(BTW, that moment looked different in my head; t’was fueled principally by delusion and gay motivational work-out jam, pulping my right eardrum (read brain-lobe) into a mush, and mistakes were made. Also, yes the Scottish adaptation of Rachel Platten’s ‘Fight Song’ made me to do it. No I have no shame, fuck you. Anyways now that I’m awoken from Angus’ generous sprinkling of germs, I’ve reached a state of Zen which permitted me to interpret his relentlessly satiric antagonism as a mere cry for detail. A queue for disclosure. He saw my ‘Freedom to Move-ment’ bag, and it was time to speak.)

So back to the story, my grand swerve-around moment was more precisely a spasm-like twitch, the sort a big grey epileptic dog might produce upon being shot up with needle medicine right up the butt. Nevertheless.



Linda cringes.

Yaeli glances disapprovingly.

Angus is ready. The cheeky glint in his eye dances fervidly like that idle blue flame from a British Gas commercial. His huge sneaker shoes do a little twinkle-toe dance too. We lock eyes. Interrogatively, he places his hands in a finger-cage (Mr. Burns style):

“How did you get there?”

“Well Angus, I’m a gentile – I’m allowed.”


“No I mean – how did you get there?”

“Oh I took a bus, duh.”



The bus from Damascus Gate leaves promptly, full of hooded men, loving, tired, dreary — hazel-eyed men — with work hands and nails. They commute to Jerusalem for work, crossing the lines, papers in hand, terms and conditions apply. The other side, a mere 6.50 ILS, a bargain, where the strawberries are sold by the bag-full, and the green-lit Mosques preach their song. My friends and I wind through the creamy, crummy streets of our prophet’s birth. We climb to the rooftop of Bethlehem University’s pedagogic building from which we see our wall. Our walls.

Jabotinsky’s vision enacted.

Fast forward. “Close the window please, I don’t want the tear gas to enter.” I slide her window shut as she tells me about her Spaniard fiancee: “If a war breaks out, we’ll move to the Canary Islands!” She shows me her artwork. Did she use tape or is it free-hand?

“Did you use tape or is it free-hand?”

“Free hand of-course. My professors won’t like it though.” Her professors didn’t like it. She swapped universities. I was too late, we smell our wall.

Fast Forward. The baby girl stands on top of the pizza place table. She leaps into her father’s arms with no prior warning, like a sort of Kamikaze baby doll. He telepathically catches her, hands attuned to her tiny bones, jerks, whims, foes, throws, shakes, pokes. He makes an order for the both of them. She sticks her pygmy fingers in the cheese, and outwitted by the wholesome slime, clings onto a part of burnt crustage. It is the night before the run. Our Hawaiian order is running super late and – perhaps they’ve lost the can opener? We’re carb loading. Hoarding. Hoping. What’s the route again? Is there enough space for a full 42K? We’ll run near our wall.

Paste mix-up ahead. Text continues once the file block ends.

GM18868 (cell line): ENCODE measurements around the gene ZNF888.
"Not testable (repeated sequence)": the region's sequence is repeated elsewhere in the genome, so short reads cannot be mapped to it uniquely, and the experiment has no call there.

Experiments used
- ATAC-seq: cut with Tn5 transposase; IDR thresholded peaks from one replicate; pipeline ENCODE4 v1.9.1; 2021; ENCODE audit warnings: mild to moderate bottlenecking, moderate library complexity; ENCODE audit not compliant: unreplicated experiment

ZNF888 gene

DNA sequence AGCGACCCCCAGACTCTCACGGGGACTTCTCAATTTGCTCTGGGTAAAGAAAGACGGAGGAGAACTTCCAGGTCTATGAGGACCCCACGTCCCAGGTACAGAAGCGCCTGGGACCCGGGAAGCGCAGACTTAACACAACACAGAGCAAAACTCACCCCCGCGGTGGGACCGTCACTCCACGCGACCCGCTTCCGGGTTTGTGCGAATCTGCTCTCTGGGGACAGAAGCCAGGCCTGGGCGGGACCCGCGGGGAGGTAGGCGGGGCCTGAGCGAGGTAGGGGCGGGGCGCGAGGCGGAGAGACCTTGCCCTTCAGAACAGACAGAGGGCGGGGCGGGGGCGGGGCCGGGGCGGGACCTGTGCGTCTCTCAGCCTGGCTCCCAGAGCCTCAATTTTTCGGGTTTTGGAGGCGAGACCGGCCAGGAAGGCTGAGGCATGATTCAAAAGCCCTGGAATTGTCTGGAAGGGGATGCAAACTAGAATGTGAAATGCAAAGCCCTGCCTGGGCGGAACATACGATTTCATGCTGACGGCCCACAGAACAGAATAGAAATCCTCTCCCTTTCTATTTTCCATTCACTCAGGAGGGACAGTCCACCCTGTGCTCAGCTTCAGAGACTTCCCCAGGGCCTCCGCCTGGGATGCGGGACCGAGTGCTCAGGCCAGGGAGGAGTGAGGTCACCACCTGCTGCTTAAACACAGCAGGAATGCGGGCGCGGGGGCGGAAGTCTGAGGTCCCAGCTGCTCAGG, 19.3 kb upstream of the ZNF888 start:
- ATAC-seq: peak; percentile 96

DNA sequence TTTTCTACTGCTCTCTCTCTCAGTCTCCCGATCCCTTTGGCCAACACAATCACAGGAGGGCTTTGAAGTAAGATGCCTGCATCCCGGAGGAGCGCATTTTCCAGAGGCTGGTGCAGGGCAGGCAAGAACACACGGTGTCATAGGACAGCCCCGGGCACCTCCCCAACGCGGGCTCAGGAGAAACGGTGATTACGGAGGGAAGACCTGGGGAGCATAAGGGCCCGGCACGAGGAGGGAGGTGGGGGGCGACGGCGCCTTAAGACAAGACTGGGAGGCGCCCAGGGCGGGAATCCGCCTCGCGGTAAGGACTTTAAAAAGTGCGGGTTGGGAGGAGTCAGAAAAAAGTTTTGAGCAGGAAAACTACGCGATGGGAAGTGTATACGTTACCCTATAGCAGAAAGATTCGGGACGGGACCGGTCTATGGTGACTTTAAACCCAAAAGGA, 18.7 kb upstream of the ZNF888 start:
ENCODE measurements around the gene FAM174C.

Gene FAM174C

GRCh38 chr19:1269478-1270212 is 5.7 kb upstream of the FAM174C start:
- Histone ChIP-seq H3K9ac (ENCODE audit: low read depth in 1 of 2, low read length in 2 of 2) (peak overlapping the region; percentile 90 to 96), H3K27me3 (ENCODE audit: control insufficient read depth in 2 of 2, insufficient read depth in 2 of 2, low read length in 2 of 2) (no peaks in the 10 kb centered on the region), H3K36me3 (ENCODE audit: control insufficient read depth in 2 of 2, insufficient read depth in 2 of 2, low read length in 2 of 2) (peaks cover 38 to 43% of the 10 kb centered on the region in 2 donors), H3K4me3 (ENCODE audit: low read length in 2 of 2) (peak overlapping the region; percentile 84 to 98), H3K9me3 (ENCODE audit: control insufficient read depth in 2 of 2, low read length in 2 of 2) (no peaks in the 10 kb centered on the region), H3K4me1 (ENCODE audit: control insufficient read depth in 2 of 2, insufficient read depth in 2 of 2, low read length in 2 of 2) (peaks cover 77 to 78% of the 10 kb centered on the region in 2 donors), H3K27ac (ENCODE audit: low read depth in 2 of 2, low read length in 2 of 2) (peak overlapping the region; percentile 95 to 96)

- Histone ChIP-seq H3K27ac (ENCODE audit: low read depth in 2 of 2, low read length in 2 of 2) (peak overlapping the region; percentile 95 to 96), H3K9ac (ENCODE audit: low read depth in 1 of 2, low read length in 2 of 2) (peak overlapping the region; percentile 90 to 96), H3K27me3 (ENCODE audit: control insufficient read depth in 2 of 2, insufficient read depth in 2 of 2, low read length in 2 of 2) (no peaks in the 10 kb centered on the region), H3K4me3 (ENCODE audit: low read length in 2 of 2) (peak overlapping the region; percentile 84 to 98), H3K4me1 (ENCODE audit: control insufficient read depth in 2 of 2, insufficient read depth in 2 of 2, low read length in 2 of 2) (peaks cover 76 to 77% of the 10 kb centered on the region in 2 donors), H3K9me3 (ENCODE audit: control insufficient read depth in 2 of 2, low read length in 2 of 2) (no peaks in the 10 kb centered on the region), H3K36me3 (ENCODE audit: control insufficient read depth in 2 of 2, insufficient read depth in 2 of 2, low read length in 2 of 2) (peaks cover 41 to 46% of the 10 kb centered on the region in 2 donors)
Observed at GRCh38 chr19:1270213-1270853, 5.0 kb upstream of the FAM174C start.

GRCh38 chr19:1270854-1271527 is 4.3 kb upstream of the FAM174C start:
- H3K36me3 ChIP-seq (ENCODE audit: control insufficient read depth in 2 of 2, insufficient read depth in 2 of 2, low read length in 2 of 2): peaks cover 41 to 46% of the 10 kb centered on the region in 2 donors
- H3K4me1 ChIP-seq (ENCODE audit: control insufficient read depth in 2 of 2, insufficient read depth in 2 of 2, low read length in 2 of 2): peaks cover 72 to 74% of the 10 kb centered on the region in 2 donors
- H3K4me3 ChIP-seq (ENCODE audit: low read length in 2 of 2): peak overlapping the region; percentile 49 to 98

If you say so.

Fast Forward. The Daewoo Nexia speeds through the cliffs and hills and turns and twists through the land of Western Bankers, who are neither western, nor bankers. We speed fast forward. Forward. “No no Miss, you stay inside the bus – Miss! You can stay inside the bus.” I stay inside the bus. My friends queue one by one outside.



“Lemme explain this to you Angus. You’ve seen Harry Potter right? Right, so you already know how to get there.”

Angus squints, “How so?”

“That Platform. Platform nine and three quarters. You charge full speed ahead, (demonstrates with swivel bicycle chair) … and you Indie go-go (fake pedals) but you no walkie talkie. You go; In escape of your muggle-ridden banality, the measly existence you call reality, you cross the wall to the other side.”

Linda pauses. Yaeli looks up.

“It’s a secret though remember – only some people get to go. And some people do go –“

They listen acutely, pinpointed pupils staring outside.

“Once you make it through the wall, Voila viva la fiesta, viva la noche, Hogwart Express awaits. And so simple no? No. There’s a glitch inside. Well, actually two: a) the wall is far from complete. Remember it’s three quarters done, so there’s patches and it’s hasn’t quite won. But give it time, and it may be fixed. What won’t be fixed —



—“each world thinks its the magic one?”

Stunned at his sudden spurt of aptitude, I smile approvingly,

“Precisely Angus,

each side thinks its Hogwarts.”